(c) a step of connecting a corresponding one of the plurality of power terminals with the first power line that constitutes the loop line group via a second power line, and connecting a corresponding one of the plurality of ground terminals with the first ground line that constitutes the loop line group via a second ground line; wherein a given area, which is set away from the outer frame of the macrocell arranged on the semiconductor chip in the step (a) towards a center of the macrocell, is defined as a wiring limit area in which at least a part of the loop line group can be arranged.
9. The automatic wiring method for a semiconductor integrated circuit according to claim 8, wherein placement of an internal line layer of the macrocell in the same layer as the first power line and the first ground line that constitute the loop line group is prohibited in the wiring limit area.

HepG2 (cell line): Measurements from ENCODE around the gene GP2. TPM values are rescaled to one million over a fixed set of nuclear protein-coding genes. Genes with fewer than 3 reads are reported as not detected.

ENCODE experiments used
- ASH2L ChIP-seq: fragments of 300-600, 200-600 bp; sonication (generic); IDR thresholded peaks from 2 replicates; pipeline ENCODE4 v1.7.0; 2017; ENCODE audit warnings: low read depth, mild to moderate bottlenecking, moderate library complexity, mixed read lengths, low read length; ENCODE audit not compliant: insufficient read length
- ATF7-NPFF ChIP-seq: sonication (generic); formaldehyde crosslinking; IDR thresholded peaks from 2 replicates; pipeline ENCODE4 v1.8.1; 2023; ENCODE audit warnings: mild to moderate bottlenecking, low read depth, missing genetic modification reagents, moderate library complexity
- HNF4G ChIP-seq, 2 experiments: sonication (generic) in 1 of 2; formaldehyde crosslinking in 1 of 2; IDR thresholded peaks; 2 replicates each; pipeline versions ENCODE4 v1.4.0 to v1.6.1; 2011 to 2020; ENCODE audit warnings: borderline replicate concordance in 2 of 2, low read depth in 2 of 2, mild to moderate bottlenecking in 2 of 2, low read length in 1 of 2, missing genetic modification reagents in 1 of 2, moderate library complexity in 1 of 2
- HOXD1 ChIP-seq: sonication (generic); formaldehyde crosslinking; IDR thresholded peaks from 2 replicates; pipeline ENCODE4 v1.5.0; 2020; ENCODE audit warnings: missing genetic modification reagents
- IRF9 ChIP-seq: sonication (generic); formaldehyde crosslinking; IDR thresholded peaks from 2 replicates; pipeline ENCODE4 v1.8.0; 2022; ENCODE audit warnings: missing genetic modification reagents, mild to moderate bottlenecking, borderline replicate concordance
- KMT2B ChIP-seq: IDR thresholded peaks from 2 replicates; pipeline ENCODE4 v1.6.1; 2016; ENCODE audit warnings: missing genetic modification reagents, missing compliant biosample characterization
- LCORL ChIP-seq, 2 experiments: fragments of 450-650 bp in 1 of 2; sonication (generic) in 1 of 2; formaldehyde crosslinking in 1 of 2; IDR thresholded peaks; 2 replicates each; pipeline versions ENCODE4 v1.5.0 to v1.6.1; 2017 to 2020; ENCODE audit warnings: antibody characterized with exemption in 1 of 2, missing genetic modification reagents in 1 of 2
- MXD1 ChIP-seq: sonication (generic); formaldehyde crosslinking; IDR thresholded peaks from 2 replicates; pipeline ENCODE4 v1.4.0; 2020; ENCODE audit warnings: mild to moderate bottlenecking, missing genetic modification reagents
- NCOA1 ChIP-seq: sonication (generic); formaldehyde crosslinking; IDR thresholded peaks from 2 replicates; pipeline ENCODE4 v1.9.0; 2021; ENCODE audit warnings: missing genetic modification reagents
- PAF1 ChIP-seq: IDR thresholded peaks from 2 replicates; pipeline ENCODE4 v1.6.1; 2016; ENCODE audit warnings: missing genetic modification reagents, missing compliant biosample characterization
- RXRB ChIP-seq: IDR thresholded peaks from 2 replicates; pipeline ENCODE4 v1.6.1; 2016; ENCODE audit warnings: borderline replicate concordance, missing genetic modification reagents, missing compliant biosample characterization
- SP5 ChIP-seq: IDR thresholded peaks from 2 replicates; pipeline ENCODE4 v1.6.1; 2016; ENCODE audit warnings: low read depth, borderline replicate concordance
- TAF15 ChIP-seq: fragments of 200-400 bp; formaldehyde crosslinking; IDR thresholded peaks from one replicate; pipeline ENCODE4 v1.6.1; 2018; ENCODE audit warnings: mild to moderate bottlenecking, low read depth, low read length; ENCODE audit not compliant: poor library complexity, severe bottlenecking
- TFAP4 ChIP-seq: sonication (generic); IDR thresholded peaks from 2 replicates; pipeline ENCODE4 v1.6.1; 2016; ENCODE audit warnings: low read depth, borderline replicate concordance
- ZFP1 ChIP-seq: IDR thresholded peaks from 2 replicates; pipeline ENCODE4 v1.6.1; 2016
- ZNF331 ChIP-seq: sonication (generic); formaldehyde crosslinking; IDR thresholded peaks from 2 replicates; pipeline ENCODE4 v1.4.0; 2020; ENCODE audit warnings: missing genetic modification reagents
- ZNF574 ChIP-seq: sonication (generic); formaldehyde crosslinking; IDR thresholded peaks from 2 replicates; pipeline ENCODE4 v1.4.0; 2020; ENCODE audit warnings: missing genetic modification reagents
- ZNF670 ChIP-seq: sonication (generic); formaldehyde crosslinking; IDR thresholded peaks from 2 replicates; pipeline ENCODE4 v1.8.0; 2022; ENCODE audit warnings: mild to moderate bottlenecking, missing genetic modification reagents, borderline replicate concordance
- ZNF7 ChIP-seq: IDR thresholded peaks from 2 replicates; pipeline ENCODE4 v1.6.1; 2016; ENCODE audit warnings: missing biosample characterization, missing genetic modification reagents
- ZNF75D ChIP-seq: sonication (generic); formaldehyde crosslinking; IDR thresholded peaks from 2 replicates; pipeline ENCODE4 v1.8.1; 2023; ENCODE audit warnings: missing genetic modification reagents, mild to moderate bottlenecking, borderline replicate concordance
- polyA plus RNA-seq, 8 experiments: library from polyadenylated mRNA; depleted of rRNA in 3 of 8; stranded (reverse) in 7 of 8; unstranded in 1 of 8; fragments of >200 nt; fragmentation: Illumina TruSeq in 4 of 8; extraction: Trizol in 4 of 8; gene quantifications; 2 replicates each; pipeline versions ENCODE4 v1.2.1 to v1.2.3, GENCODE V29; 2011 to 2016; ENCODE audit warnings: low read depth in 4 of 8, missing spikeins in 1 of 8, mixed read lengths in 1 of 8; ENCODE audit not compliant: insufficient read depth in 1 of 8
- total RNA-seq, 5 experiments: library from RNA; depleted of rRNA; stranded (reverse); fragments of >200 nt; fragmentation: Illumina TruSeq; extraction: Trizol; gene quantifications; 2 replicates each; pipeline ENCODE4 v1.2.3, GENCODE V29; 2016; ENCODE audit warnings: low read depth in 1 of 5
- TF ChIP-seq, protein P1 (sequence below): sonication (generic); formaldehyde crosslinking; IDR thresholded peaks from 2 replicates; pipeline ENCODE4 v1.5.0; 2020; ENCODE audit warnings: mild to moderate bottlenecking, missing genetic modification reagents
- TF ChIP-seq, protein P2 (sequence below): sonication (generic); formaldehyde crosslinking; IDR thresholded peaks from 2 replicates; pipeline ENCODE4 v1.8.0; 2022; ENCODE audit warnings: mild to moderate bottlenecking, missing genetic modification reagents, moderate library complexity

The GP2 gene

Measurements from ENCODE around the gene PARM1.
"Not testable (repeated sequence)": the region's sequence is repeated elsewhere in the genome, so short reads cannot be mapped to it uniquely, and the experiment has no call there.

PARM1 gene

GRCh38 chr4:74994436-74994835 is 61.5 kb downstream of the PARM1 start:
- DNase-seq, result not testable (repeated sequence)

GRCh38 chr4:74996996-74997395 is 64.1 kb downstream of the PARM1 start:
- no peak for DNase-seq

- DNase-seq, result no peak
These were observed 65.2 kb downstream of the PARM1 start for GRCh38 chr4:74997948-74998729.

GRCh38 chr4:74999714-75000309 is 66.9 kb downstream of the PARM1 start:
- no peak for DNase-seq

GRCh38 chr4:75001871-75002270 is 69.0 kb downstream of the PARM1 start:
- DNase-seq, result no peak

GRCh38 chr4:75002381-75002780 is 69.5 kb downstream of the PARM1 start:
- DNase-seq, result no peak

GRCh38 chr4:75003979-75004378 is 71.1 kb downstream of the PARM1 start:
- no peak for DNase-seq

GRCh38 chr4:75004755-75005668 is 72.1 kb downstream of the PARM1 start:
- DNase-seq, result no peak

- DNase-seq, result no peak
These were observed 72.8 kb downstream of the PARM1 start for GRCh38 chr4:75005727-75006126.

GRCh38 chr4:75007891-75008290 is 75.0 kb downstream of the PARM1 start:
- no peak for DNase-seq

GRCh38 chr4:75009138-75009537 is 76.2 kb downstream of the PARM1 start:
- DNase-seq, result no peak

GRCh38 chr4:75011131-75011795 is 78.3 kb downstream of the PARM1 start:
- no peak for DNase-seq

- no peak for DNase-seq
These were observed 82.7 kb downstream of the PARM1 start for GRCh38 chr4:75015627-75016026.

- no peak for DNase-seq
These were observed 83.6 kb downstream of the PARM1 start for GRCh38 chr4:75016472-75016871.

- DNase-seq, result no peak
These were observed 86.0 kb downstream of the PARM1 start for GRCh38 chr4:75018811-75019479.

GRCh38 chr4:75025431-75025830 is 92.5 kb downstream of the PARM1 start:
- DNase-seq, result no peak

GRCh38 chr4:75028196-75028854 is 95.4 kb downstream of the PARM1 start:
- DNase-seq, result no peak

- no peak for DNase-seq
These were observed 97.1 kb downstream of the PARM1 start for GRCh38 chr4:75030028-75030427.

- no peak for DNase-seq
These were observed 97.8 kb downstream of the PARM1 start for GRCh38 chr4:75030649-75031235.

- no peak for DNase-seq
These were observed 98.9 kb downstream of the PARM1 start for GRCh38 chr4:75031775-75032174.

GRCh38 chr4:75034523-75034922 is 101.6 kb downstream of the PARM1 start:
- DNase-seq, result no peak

10. The automatic wiring method for a semiconductor integrated circuit according to claim 8, wherein a part of an internal line layer of the macrocell is formed in the same layer as the plurality of power terminals and the plurality of ground terminals.
11. The automatic wiring method for a semiconductor integrated circuit according to claim 8, wherein the same information that contains positional information about the plurality of power terminals and the plurality of ground terminals is applied in part of the steps (a), (b), and (c) for macrocell pairs in which arrangement patterns of the plurality of power terminals and the plurality of ground terminals are in a symmetrical relation with each other.
12. The automatic wiring method for a semiconductor integrated circuit according to claim 8, wherein the loop line group contains a chip internal power line, which is located nearest to the outer frame of the macrocell, among chip internal power lines wired at a given interval.